[Ach] removed outdated info on Linux RNG / haveged

Aaron Zauner azet at azet.org
Sat May 6 17:06:03 CEST 2017



We still have a section that conveys wrong information about kernel entropy in Linux (parts have never been correct). Also the use of `haveged` is recommended, which is a bad idea as this daemon can create blocking situations during key generation effectively creating a deadlock and thus security problems. haveged's design is from 2002, it has never been audited, there're only papers by the original authors available. Additionally, the design rationale is based on 2002 ISA for architectures like UltraSparc II - these are far from relevant these days. The removed section already mentioned that haveged's memory footprint is too high for embedded use-cases, additionally in most embedded boards the design will not even work.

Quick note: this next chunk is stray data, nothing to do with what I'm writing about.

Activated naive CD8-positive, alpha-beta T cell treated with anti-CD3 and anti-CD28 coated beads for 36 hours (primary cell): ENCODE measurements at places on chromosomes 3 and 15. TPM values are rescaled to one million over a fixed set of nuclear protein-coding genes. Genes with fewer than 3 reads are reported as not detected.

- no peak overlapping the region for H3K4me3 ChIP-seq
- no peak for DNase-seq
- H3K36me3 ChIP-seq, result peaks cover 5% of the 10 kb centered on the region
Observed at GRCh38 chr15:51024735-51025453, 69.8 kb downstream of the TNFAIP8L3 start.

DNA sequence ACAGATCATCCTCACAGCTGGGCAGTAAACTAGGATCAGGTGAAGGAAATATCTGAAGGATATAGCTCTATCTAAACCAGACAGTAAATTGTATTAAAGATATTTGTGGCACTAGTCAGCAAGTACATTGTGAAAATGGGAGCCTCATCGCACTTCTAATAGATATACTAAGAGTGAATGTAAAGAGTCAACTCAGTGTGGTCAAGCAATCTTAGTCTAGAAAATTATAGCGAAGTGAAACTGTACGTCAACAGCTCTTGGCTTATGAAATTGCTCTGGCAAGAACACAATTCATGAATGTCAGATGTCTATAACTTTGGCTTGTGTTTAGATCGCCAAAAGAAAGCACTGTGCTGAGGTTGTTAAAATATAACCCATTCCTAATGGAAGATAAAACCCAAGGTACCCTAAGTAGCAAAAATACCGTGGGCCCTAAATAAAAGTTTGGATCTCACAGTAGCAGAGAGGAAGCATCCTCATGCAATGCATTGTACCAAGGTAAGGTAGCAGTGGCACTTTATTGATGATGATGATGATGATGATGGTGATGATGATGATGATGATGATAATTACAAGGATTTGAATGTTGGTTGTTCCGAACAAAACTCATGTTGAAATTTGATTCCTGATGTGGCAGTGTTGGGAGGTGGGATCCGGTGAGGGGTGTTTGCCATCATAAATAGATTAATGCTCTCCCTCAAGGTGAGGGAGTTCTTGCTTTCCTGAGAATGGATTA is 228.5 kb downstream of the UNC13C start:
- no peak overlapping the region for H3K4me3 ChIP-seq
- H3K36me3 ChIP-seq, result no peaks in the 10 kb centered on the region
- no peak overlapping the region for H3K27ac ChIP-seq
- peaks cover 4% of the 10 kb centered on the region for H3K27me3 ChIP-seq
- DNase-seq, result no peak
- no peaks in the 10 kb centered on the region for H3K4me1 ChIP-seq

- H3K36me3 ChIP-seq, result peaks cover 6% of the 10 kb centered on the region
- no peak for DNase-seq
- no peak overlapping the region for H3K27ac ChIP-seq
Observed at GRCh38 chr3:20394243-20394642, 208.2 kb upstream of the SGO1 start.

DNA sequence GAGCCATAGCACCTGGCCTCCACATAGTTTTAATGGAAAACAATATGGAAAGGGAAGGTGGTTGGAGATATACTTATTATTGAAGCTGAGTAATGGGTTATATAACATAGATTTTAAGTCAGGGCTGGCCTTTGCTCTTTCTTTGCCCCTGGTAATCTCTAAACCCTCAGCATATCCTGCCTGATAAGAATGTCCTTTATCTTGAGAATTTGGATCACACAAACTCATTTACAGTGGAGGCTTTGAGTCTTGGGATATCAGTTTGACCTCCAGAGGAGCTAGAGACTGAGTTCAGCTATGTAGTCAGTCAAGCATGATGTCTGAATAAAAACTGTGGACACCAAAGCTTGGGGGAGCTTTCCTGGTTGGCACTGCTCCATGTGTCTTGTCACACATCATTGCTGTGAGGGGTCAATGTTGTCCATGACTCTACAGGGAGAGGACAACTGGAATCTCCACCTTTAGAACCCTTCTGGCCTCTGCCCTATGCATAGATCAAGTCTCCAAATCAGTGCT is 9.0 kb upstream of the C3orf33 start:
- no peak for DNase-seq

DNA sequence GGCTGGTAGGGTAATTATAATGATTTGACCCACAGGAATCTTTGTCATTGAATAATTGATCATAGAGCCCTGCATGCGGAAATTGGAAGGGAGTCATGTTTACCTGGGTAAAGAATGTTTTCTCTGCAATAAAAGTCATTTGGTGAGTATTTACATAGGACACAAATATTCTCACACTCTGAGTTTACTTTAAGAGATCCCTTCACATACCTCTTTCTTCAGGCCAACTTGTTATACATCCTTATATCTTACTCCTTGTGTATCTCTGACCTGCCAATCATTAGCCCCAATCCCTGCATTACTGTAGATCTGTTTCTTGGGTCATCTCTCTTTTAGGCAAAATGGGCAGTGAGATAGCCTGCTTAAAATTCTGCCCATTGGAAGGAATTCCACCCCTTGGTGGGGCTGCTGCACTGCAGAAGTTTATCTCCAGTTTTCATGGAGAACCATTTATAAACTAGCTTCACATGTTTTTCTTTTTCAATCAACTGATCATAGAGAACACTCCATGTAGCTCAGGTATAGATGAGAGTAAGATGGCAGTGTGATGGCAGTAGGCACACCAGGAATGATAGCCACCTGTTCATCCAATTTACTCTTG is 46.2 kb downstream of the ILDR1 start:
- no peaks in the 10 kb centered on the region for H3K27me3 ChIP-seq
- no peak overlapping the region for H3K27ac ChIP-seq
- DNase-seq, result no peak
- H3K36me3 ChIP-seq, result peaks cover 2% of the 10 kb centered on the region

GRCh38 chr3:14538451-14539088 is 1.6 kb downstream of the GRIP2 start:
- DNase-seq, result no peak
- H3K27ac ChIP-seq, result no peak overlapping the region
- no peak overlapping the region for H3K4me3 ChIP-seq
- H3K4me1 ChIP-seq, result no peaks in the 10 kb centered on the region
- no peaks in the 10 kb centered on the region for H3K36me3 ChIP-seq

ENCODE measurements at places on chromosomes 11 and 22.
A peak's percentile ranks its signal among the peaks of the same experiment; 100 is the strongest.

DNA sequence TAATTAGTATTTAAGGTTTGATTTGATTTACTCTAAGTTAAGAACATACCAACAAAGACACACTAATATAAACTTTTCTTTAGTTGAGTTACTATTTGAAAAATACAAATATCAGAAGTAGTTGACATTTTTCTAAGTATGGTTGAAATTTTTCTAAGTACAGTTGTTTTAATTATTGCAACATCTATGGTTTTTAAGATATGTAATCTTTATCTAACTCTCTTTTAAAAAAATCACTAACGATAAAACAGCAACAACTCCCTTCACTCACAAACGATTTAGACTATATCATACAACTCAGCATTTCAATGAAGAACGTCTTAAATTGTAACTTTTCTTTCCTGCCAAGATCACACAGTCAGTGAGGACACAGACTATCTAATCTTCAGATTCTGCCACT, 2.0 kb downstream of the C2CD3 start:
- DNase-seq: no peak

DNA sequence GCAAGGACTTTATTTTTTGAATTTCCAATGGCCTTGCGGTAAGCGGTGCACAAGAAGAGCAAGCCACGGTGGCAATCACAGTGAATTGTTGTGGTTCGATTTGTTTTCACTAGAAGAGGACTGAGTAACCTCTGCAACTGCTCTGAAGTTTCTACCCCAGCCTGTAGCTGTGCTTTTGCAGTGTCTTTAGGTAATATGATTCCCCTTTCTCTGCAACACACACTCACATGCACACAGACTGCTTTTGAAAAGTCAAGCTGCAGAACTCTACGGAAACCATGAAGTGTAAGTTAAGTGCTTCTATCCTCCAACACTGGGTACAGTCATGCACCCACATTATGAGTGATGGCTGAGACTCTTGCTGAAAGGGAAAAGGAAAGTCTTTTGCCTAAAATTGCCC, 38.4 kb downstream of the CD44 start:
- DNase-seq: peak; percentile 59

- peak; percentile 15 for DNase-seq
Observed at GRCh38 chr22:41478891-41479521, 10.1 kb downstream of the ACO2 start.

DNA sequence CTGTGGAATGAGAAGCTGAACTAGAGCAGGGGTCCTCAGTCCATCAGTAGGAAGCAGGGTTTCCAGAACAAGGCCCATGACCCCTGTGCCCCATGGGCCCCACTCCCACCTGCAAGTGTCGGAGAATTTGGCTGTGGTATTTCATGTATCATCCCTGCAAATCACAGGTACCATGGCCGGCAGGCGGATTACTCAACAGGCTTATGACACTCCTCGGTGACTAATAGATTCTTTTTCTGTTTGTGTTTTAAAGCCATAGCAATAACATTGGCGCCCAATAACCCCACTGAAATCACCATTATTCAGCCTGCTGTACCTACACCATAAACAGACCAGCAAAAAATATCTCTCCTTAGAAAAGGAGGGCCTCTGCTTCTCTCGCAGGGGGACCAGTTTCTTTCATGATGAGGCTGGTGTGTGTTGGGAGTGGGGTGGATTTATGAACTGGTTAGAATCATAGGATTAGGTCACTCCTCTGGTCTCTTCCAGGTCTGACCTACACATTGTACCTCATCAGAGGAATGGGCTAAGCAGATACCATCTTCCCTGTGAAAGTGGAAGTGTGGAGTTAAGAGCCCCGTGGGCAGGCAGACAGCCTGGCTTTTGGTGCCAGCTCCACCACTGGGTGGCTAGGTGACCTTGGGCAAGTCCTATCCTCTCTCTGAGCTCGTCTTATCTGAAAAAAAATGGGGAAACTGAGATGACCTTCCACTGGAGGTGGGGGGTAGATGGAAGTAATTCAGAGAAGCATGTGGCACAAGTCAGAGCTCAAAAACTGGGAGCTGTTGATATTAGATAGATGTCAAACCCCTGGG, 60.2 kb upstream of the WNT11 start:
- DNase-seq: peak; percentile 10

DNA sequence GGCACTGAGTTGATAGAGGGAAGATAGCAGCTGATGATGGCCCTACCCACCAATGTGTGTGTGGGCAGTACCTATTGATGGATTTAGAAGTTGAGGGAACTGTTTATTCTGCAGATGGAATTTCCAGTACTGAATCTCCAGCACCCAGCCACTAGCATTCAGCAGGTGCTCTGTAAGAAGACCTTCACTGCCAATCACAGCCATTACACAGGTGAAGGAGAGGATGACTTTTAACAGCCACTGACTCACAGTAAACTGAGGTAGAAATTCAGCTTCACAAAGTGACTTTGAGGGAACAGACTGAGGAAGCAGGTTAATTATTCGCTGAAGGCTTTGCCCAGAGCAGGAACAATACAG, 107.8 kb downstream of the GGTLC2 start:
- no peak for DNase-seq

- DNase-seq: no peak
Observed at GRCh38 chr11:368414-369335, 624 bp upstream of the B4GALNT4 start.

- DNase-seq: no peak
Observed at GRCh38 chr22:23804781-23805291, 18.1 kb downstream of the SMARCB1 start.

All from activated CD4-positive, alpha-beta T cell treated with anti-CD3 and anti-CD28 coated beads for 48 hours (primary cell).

Linux 4.9+ has a new design for `/dev/urandom`: it XORs RdRAND/SEED with ChaCha20 (this design is borrowed from Adam Langley's implementation in BoringSSL, also used in libsodium) thus providing a fast and save interface for cryptographically secure pseudo random numbers.

% dd if=/dev/urandom of=/dev/null bs=1M count=1024 ; uname -r
1073741824 bytes (1.1 GB, 1.0 GiB) copied, 4.22117 s, 254 MB/s

The removed section also used to say:
Unfortunately most crypto implementations are using \verb+/dev/urandom+
and can produce predictable random numbers if not enough entropy has
been collected~\cite{HDWH12}.

This is simply wrong and misquotes the information provided in the cited factorable.net paper (compare to "Experiment" in Section 5.1).
The issue of "boot time entropy" only affects the very first boot-up of a machine or VM. States are saved across reboots.

I've taken the liberty to remove the section as I find it dangerously misinformed. Discussion welcome.

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